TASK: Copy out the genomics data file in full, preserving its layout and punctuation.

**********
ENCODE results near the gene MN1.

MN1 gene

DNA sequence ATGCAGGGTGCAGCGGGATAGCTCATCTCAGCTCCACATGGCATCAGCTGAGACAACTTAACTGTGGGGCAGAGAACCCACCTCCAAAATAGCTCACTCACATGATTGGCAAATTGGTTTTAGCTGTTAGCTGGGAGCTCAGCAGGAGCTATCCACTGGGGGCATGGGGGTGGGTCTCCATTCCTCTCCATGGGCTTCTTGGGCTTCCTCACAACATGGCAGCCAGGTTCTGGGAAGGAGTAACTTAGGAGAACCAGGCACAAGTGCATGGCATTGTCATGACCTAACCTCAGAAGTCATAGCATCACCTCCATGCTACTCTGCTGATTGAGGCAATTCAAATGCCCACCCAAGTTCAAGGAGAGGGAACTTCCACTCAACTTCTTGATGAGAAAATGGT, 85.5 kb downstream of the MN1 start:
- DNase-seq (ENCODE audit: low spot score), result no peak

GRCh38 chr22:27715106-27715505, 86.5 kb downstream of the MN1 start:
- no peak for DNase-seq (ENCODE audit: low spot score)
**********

ENCODE results near the gene MN1.

MN1 gene

DNA sequence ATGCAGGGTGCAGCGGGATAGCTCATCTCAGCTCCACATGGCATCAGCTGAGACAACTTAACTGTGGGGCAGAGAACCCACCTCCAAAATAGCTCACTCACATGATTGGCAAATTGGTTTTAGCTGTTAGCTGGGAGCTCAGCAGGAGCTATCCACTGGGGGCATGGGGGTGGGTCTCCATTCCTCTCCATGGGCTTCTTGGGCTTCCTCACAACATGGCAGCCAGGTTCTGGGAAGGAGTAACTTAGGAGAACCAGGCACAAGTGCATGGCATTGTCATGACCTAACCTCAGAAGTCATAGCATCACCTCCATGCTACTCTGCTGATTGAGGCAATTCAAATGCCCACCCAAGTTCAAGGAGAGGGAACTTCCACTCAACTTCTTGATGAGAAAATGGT, 85.5 kb downstream of the MN1 start:
- DNase-seq (ENCODE audit: low spot score), result no peak

GRCh38 chr22:27715106-27715505, 86.5 kb downstream of the MN1 start:
- no peak for DNase-seq (ENCODE audit: low spot score)